The Role of Airborne Radiometric Survey in Defining the Distribution of Phosphate Rocks in the Syrian Desert and the Northern Palmyrides
Exploration & Mining Geology, Vol. 6, No. 3, 1997
Gamma-ray spectrometry, an effective tool in geological mapping, was used to define boundaries between various lithological formations in three adjacent areas of Central Syria, namely, the Syrian Desert, Ar Rassafeh Badiayat and the Northern Palmyrides mountains. This paper describes the role of an airborne gamma spectrometric survey which was orginally undertaken to assist uranium exploration. Interpretation of the total count data obtained through the survey has led to significant modifications and corrections to the previously published distribution map of the palaeogene phosphate rocks. Another important result of the survey is the discovery of four previously unknown phosphorite horizons in the Rasm Al-Aawabed area of the Northern Palmyrides. In addition, previously unknown phosphatic horizons are outlined in the other study areas. The importance of this technique as an effective prospecting method, not only for U but also for exploring for the economically important phosphorite formations in Syria, is emphasized. Furthermore, its role in geological mapping is stressed, especially in areas that lack sufficient geological data.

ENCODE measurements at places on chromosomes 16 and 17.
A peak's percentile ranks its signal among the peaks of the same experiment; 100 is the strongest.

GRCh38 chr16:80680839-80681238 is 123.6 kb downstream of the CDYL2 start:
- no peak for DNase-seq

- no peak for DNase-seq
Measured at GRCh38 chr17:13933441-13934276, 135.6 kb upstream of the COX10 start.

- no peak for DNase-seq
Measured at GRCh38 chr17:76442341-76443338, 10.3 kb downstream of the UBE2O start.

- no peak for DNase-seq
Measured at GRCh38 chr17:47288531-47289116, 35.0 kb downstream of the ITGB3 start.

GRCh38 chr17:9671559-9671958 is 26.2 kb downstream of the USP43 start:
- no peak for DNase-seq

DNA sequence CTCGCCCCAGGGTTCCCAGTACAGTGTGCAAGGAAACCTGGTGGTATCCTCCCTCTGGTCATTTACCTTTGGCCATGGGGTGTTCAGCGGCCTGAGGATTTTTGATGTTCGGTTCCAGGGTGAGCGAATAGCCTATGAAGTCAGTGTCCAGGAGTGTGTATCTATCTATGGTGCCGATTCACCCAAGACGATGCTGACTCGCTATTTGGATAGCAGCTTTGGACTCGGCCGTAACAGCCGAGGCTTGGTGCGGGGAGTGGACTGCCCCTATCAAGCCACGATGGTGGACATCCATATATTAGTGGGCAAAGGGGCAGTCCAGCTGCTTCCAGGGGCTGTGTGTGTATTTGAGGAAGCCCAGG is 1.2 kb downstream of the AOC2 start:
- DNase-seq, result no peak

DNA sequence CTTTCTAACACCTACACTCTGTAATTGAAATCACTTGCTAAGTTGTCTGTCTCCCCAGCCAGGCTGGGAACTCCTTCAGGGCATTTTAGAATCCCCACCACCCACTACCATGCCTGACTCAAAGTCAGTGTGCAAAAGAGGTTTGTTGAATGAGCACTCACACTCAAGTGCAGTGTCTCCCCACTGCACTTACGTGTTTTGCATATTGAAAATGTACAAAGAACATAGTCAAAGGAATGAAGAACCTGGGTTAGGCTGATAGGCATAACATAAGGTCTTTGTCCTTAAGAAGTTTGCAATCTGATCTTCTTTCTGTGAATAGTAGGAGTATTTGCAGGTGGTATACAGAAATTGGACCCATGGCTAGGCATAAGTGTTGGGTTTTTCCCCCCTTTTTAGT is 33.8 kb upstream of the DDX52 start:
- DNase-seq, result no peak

Gamma-ray spectrometry, Geological mapping, Syria, Uranium exploration